When the casing 110 is rotated, the encoder 104 and the original sensor 105 feeds the angle signal A indicative of the angular position of the casing 110 and the origin signal A indicative of detection of origin to the control circuit 208. The control circuit 208 drives the mirror 202 to rotate in a direction of arrow D depending upon the angle signal A and the origin signal A and the angle signal B indicative of the angular position of the mirror and the origin signal B indicative of detection of the origin. To the camera 201, the object in the direction of arrow E is picked up via the mirror 202. Then the image data thus picked up is fed to the monitor 101 as the video data.

As a method for establishing correspondence between the angular position of the casing 110 and the angular position of the mirror 202, there is a method to match an absolute azimuth (north, south, east and west) and the absolute azimuth. On the other hand, there is a method to constantly match the relative angular variation, namely, when the casing is turned 90° toward right, the mirror 202 also turns 90° toward right. In either case, for the user, the direction in observation and viewing can be recognized viscerally.

[Definition of Angular Position of Image Pick-up Element 209 and Mirror 202]

In the camera 201, an image pick-up element 209 is built-in for converting an external light inciding through a lens into an electrical signal. FIG. 3 is an illustration showing a construction of an angular position of the camera 201, an image pick-up element 209, a lens 210 and the mirror 202, and, an angular position of the mirror 202. The drawing on right side, is an illustrated as viewed along an arrow A. The image pick-up element 209 is consisted of photosensitive element arranged two-dimensionally. An image data consisted of an electrical signal depending upon intensity of the incident light to each photosensitive element is output. Each image of the output image data corresponds to the photosensitive element forming the image pick-up element 209.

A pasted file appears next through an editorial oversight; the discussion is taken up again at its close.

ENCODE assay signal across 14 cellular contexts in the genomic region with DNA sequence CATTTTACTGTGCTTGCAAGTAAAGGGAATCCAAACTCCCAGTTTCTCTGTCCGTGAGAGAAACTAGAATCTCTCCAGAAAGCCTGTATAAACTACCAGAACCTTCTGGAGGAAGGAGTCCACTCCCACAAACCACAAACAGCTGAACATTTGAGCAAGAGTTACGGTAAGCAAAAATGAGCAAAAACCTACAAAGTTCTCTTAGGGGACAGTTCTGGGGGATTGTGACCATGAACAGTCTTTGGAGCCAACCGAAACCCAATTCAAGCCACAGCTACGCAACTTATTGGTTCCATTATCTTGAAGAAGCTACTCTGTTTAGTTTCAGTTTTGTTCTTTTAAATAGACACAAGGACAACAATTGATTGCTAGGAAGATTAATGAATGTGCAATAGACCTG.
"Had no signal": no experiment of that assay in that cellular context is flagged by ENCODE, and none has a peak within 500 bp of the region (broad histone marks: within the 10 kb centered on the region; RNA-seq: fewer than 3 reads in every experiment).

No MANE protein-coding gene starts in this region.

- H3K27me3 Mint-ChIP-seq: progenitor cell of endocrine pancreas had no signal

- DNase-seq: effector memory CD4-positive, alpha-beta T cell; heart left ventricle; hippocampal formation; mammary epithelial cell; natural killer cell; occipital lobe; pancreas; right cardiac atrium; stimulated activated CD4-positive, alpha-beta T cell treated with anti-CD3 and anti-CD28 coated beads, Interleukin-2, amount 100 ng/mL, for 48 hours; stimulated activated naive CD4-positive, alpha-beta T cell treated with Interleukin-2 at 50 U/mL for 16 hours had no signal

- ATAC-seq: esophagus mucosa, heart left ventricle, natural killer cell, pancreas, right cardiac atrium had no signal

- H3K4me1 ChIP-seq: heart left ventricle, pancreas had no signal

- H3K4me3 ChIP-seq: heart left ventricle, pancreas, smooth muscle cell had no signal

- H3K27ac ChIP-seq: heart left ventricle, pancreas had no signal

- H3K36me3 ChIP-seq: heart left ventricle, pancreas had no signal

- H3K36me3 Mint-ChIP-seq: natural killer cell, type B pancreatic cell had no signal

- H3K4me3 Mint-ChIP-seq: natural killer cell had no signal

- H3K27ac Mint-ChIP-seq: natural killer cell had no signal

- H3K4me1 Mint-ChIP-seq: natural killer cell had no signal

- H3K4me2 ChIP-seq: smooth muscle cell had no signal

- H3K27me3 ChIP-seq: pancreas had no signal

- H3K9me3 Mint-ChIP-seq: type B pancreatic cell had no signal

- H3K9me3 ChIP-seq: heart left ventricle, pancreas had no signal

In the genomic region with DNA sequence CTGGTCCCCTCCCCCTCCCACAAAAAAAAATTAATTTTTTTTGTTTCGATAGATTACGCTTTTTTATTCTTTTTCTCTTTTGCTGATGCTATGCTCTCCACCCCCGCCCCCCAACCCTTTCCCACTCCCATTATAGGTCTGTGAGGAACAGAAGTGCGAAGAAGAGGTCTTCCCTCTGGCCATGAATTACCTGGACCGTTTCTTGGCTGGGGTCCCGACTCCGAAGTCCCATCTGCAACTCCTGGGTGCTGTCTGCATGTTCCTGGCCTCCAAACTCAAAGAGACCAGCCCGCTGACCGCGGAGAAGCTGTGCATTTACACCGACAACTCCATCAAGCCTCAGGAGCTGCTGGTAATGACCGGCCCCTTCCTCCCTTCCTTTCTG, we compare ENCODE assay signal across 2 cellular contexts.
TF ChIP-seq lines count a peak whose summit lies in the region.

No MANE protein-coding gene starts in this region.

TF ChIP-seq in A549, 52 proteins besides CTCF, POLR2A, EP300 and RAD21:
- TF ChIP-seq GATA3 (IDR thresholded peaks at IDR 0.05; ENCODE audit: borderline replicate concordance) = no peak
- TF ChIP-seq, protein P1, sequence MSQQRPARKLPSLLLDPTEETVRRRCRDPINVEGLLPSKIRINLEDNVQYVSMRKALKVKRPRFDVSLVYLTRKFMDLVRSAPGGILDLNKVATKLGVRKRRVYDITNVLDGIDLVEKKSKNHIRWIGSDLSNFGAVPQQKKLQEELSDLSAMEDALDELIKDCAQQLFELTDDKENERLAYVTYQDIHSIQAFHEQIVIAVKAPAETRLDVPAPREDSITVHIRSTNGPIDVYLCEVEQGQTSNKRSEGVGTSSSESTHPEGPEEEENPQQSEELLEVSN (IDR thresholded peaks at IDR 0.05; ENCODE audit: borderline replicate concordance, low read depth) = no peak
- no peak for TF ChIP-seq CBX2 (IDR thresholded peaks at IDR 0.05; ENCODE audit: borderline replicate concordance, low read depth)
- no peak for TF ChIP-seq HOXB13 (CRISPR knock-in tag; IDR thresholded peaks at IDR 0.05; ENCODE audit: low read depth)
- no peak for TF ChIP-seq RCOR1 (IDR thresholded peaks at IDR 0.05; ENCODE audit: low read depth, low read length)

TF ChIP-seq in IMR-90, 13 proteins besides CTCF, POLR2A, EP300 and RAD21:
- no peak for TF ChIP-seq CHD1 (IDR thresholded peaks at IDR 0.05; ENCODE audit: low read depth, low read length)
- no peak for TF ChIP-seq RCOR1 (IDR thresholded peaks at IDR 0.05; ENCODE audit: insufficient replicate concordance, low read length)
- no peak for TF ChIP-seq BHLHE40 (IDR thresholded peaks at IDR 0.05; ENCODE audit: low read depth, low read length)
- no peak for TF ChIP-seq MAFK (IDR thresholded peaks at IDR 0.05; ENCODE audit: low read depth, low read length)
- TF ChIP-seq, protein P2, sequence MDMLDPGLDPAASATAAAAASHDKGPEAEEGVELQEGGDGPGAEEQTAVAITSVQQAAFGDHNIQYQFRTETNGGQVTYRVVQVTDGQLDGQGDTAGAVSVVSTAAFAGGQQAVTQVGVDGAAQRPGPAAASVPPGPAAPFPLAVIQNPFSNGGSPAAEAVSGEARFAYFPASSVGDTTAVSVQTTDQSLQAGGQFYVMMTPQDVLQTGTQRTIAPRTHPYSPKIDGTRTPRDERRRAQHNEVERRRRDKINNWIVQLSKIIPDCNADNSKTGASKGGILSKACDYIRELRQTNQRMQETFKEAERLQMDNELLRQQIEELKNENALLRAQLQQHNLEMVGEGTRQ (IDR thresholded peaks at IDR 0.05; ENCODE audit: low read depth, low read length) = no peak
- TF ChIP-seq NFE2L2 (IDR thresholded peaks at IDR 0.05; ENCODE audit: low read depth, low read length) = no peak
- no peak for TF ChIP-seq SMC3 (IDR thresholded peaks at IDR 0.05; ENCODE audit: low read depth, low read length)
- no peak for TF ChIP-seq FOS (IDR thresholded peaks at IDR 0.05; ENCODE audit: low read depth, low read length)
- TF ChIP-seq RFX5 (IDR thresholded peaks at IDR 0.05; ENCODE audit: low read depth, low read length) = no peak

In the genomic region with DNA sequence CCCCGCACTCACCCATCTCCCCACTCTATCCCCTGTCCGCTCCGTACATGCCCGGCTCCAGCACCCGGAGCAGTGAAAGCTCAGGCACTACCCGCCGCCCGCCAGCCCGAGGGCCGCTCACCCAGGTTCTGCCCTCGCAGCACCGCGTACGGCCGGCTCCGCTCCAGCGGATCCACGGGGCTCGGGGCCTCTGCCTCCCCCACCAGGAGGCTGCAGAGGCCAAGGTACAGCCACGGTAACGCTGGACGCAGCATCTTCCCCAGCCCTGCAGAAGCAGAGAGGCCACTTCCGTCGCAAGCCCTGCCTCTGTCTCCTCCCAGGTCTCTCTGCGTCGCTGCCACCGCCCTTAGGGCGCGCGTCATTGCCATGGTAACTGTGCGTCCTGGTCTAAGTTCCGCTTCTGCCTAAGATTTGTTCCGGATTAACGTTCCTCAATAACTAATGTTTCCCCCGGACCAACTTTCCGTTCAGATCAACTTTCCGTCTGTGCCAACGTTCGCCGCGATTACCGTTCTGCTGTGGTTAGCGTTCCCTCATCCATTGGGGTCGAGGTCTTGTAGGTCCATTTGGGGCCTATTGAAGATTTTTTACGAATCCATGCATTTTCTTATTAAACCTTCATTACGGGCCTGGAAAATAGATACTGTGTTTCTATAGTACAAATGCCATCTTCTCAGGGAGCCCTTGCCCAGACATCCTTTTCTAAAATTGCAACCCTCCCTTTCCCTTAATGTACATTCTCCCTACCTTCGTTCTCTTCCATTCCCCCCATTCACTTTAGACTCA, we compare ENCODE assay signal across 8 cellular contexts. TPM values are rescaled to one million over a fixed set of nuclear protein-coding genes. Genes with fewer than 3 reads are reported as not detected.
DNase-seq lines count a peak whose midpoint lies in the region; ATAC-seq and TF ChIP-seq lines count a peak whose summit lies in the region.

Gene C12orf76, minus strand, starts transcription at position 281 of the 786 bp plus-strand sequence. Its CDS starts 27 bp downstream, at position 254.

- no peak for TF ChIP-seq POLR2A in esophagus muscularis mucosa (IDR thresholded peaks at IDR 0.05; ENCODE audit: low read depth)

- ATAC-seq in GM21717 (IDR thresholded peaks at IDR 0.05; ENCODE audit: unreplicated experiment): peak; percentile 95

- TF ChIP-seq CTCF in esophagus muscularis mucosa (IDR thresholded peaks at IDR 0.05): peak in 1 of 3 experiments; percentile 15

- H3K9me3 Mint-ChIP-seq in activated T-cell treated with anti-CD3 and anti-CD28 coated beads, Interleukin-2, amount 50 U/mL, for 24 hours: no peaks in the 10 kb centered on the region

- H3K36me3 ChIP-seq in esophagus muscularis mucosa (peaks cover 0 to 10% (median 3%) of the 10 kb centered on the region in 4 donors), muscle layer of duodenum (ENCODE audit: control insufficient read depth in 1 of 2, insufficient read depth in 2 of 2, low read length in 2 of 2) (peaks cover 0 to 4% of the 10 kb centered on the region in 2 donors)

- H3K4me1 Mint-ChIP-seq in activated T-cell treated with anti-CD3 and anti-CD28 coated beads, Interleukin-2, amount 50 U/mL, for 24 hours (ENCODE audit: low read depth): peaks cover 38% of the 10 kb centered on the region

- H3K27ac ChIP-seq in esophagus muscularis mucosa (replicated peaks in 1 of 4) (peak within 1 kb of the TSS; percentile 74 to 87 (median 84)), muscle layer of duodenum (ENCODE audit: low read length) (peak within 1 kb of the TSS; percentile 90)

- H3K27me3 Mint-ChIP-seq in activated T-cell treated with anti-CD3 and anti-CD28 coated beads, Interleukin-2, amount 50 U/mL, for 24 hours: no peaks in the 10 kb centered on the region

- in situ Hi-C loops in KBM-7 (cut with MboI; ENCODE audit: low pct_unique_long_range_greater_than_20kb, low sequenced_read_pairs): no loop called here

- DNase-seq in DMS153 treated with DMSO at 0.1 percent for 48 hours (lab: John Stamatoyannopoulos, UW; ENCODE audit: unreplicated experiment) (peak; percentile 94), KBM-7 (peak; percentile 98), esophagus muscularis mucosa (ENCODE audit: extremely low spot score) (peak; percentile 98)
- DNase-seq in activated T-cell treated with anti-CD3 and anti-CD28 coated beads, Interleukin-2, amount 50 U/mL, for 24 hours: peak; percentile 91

Each photosensitive element and each pixel in the image corresponding thereto can be expressed by (X, Y) coordinate system. Here, in the direction of arrow A, namely as viewed from the back surface of the camera, left upper position is assumed as (0, 0), (1, 0), (2, 0), . . . (Xmax, 0), and the photosensitive elements located in the lowermost row are assigned as (0, 1, (1, 1), . . . (Xmax, 1), and the pixel located at the most right lower position is assigned as (Xmax, Ymax). The reason why such coordinate system is employed is to facilitate understanding of correspondence for correctly displaying up and down and right and left of the image by displaying the light intensity received at the photosensitive element (0, 0) at the most left upper pixel (0, 0) of the monitor and displaying the light intensity received at the photosensitive element (Xmax, Ymax) at the most right lower pixel (Xmax, Ymax) of the monitor.